>Can anyone tell me which pronunciation is closer to pure Pali, Thai orIf the phonetic description given in Kaccaayana's grammar may be accepted
as "pure Pali", then in the Thai pronunciation, the vowels are roughly
correct, but 19 of the 33 consonants are mispronounced. I suspect the
figure is similar in Laos, Cambodia and Burma to judge from listening to
bhikkhus from these countries.
But if an Indian Sanskrit scholar were to read Pali in Devanagari script,
then his pronunciation would probably match closely the description given
in the old grammars. Likewise, when Pali is read by a Sinhalese or by an
Indian brought up to speak a Prakrit-derived language such as Hindi or
Punjabi, there are usually only one or two letters mispronounced.
The reason for the Thai mispronunciation is that in the languages of SE
Asia many Pali sounds, especially consonants, simply don't exist. In bygone
centuries alphabets were devised with special letters to indicate these
sounds. With the passing of time the special letters came to be popularly
pronounced in the same way as some existing consonant in that language,
rather than in the Indian way. Knowledge of their proper pronunciation
was probably confined to scholars.
Much the same thing has happened with English-speaking students of Pali.
Though diacritics have been devised to indicate the Pali sounds clearly in
roman script, not many of us actually take the trouble to aspirate bh, dh
and gh, or to distinguish between the dental ta, tha, da, dha, na and the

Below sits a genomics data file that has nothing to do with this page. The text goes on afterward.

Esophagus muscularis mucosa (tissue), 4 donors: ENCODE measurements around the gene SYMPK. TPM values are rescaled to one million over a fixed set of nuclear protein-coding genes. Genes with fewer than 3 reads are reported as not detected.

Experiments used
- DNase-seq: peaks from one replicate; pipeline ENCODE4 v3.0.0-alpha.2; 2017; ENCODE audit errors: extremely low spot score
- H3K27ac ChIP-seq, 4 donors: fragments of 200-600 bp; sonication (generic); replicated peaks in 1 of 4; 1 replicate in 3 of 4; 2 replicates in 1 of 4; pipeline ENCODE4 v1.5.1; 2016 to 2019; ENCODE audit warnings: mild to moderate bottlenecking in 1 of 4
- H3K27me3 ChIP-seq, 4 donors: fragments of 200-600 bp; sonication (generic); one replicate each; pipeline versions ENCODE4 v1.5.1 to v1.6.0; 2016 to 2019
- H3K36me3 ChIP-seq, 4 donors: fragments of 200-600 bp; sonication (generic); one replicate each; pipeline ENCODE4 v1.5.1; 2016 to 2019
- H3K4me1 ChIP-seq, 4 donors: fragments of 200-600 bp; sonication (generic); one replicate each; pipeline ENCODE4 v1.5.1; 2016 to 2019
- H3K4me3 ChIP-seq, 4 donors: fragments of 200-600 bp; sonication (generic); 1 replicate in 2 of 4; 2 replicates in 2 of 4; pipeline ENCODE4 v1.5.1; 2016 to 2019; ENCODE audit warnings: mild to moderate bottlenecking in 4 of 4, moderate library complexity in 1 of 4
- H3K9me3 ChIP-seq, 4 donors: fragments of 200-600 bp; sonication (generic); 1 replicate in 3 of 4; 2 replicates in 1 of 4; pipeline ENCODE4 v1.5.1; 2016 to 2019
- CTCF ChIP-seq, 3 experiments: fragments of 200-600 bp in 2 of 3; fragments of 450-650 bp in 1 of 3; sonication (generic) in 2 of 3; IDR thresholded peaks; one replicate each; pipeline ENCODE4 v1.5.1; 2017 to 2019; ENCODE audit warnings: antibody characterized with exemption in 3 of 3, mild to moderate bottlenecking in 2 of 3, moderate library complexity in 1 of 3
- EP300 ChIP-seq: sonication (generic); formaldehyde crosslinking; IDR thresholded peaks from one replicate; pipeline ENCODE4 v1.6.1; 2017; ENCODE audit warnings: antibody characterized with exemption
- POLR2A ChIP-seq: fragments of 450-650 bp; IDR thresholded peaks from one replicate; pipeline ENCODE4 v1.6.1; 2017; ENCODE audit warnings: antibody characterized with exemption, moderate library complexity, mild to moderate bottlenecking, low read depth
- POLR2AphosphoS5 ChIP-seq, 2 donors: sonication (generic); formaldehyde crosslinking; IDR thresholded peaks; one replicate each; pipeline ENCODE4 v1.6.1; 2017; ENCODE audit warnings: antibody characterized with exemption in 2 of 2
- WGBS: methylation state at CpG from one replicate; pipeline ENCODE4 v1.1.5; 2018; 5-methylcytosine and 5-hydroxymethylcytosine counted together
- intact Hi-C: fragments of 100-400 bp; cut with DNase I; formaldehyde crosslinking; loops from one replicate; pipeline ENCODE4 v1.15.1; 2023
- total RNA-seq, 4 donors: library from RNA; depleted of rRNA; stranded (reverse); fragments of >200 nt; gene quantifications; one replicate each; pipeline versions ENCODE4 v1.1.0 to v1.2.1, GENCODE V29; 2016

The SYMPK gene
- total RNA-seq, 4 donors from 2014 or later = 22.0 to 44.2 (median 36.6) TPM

retroflex .ta, .tha, .da, .dha, .na, at least not when using Pali words in
conversation or when giving lectures. In casual use one tends to revert to
the phonetic patterns of one's mother tongue. Take for example the three
sibilants in "san.ghaadisesa". According to Kaccaayana's rules they should
all be pronounced as unvoiced dentals, but most British and American people
would naturally tend to turn the second S into a voiced alveolar (like the
S's in 'disease') and the first and third S's into voiceless alveolars
(like the S's in 'sesame)'.
Thankfully bodhi doesn't depend on correct pronunciation of Pali.
>And how much does knowing Pali actually help in learning Thai or Sanskrit?It will help somewhat with Sanskrit but not very much with Thai. A knowledge
of Pali would be handy for reading the Thai translation of the Tipitaka and
other high literature, as well as legal texts, royal edicts etc. But in
everyday spoken Thai, though plenty of Pali words are used, many are
pronounced in a way that makes them barely recognizable to a Pali scholar
who doesn't already know Thai. After cutting off the final vowel (as
mentioned by Piya) Thais then make radical changes to the pronunciation
of some of the final consonants: 'L' and 'R' become 'N'; 'S' and most of
the palatal consonants become 'T'. Pali consonant clusters that don't exist
in Thai are either segmented by inserting the vowels 'A' or 'O', or else
one of the consonants is simply ignored.
Also, the primary meanings of such imported words very often derive from
their usage in legal, political or brahminical ceremonial contexts, rather
than Buddhist ones. As a result these are often only tenuously related to
their primary meanings in Pali.
Take the 5 khandhaa for example:
ruupa (Thai: roop): picture, shape
vedanaa (wethanaa): to pity
sa~n~naa (sanyaa): promise, contract, sign
san.khaara (sangkhaan): the physical body
vi~n~naa.na (winyaan): soul, spirit